Huerfano County moves to least-restrictive Level Green on state’s “Dial 3.0”

Las Animas County moves from yellow to blue

CDPHE updated dial rankings for most Colorado counties on Wednesday, March 24.

by Mark Craddock and E.E. Mullens
OUR WORLD — One year ago today, Gov. Jared Polis issued his first “stay at home” executive order which, among other things, launched a long dry spell for the state’s liquor establishments. Tonight, many of those bars may reopen. Their patrons might want to raise their glasses and drink a toast to Colorado’s newest COVID Dial upgrade – version 3.0.
Starting today, the Colorado Department of Public Health and Environment has launched its latest incarnation of the dial.
And on Wednesday the CDPHE officialy moved Huerfano County to Level Green — the least-restrictive level in the new dial.
Las Animas County moved from Level Yellow to Level Blue which, in addition to its acceptance in the state’s Five-Star Program, means significantly looser restrictions there as well.
While the announcement hardly means the state is out of the pandemic woods, the modified dial provides something of a trail map back to post-pandemic civilization.
“Dial 3.0” makes it easier for counties to move into Level Green: Protect Our Neighbors, the least restrictive level on the dial. It also removes many of the restrictions that currently apply at that level. Additionally, several restrictions in Level Blue are loosened in Dial 3.0.
Notably, “Dial 3.0” allow bars to reopen — at 50% capacity for level green and 25% capacity for level blue.
Local Changes Came Quickly
Dial levels are determined based on three factors: a county’s one-week cumulative incidence of COVID-19 infection per 100,000 people; the one-week average positivity; and the number of new COVID-19 hospitalizations.
Following an alarming late-2020 surge in COVID-19 cases and deaths which saw both local counties move to “Level Red: Severe Risk,” by Feb. 6, 2021, Huerfano County moved to “Level Blue: Caution,” and Las Animas County moved to “Level Yellow: Concern.”
Both counties remained at those levels until Wednesday’s announcement.
Based on the Dial 3.0 metrics, Las Animas County’s cumulative incidence of 62.10 per 100,000, its average positivity rate of 2.5% and low hospitalizations apparently justified the move from yellow to blue. In addition, the CDPHE says the county has successfully received five-star status to operate at level yellow, allowing it to loosen some restrictions on businesses meeting strict safety guidelines.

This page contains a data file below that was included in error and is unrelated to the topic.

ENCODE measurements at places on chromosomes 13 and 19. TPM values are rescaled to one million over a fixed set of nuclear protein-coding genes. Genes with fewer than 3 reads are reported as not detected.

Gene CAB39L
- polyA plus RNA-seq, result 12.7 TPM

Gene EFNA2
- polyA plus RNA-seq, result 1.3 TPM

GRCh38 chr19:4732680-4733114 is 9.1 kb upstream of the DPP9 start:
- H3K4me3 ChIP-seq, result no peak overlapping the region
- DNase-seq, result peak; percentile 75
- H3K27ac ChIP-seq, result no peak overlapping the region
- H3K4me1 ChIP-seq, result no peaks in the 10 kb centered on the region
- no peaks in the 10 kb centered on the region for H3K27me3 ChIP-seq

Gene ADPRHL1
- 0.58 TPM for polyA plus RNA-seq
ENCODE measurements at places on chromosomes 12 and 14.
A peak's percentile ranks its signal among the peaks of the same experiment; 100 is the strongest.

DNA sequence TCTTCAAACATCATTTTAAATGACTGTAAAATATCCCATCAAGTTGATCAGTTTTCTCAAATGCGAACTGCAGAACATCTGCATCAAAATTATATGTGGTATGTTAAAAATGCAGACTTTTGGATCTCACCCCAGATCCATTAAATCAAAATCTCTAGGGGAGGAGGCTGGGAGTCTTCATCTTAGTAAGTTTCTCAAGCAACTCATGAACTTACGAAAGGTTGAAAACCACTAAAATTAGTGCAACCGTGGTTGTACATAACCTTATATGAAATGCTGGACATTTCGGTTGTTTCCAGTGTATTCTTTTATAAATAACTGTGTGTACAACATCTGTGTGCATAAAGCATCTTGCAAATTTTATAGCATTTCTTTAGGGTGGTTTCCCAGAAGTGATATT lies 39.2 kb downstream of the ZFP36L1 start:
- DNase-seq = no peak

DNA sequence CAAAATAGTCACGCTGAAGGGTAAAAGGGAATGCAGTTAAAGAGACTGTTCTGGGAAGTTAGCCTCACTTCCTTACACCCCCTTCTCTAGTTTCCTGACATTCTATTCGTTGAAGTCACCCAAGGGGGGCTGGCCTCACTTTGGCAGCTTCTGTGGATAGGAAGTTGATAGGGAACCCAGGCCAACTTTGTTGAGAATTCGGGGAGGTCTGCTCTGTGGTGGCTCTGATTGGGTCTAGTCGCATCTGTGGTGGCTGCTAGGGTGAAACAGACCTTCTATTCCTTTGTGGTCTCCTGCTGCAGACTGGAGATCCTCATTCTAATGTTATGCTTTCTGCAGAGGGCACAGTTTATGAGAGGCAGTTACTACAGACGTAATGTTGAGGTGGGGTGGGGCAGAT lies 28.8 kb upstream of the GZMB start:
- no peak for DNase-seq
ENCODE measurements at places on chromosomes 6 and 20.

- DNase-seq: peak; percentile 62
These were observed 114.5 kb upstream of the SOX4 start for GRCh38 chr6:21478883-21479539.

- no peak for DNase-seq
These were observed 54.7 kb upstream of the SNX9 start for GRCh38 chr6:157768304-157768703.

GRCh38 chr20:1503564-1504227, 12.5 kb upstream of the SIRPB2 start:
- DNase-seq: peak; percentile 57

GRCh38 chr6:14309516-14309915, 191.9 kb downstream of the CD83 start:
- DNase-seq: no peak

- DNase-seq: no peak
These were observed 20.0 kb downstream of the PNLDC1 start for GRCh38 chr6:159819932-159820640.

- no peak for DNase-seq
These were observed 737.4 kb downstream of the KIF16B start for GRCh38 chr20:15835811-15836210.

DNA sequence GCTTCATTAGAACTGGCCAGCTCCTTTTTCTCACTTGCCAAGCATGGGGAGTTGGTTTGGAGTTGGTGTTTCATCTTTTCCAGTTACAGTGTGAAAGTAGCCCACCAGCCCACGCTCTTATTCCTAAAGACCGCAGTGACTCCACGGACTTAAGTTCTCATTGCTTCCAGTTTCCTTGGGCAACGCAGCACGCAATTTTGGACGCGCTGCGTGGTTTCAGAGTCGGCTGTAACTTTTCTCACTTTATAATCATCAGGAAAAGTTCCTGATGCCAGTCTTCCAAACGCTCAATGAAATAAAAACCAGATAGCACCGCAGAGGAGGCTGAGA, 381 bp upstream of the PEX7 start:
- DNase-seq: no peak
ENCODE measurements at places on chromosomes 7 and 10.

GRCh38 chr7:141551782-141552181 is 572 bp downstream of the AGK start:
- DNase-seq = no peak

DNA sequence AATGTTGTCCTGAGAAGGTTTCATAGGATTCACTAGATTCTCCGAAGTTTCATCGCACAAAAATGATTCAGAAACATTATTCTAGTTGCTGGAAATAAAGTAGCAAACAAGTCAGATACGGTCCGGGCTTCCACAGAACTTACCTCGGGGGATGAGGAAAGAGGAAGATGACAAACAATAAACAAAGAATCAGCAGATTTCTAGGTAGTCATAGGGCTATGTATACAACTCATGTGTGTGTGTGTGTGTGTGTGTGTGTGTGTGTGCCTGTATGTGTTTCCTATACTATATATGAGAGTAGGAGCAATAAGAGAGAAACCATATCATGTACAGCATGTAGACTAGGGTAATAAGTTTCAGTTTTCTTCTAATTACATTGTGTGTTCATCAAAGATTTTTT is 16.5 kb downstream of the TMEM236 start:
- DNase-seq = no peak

As of Tuesday, Huerfano County recorded a one-week cumulative incidence of 102.1, which technically could qualify it for the more-restrictive level yellow. But the county’s average positivity is a very low 1.4% and the county reports no hospitalizations in the past two weeks, both of which apparently qualified it for level green.
As of Tuesday night, 45 of Colorado’s 64 counties were at Level Blue on the new dial, including Huerfano County. Sixteen counties, including Las Animas County, were at Level Yellow and two counties — Crowley and Otero — were at level green.
But Wednesday morning, CDPHE published a revised map showing 28 counties recalibrated to Level Green and 22 counties at Level Blue. Thirteen counties are at Level Yellow and one county, Pitkin, moved from Level Yellow to a more-restrictive Level Orange.
“Coloradans have made great sacrifices to protect ourselves and our communities from COVID-19 over the past year,” said Jill Hunsaker Ryan, executive director, CDPHE. “While this is still a time for caution, these changes to the dial better reflect where we are in the pandemic today, and the balance we are trying to strike between disease suppression and economic hardship.”
Huerfano Commissioners Sought
Status Change
On Tuesday, in anticipation of a possible change in the dial, Huerfano County Commissioner John Galusha made an informal request that county administrator Carl Young contact the county’s representatives on the bi-county board of health and ask them to represent the county’s position that the board of commissioners support a Green designation for Huerfano County.
Young addressed an email Wednesday to Huerfano County Board of Health members Vonnie Valdez and Lourae King, and to Las Animas and Huerfano Counties Public Health Department (LAHCPHD) Director Kim Gonzalez that said, “At the BOCC meeting yesterday the board asked that the health board discuss and consider requesting that Huerfano County move to green on the COVID dial as soon as we are eligible. The board believes we are trending in the right direction and vaccinations are going well.”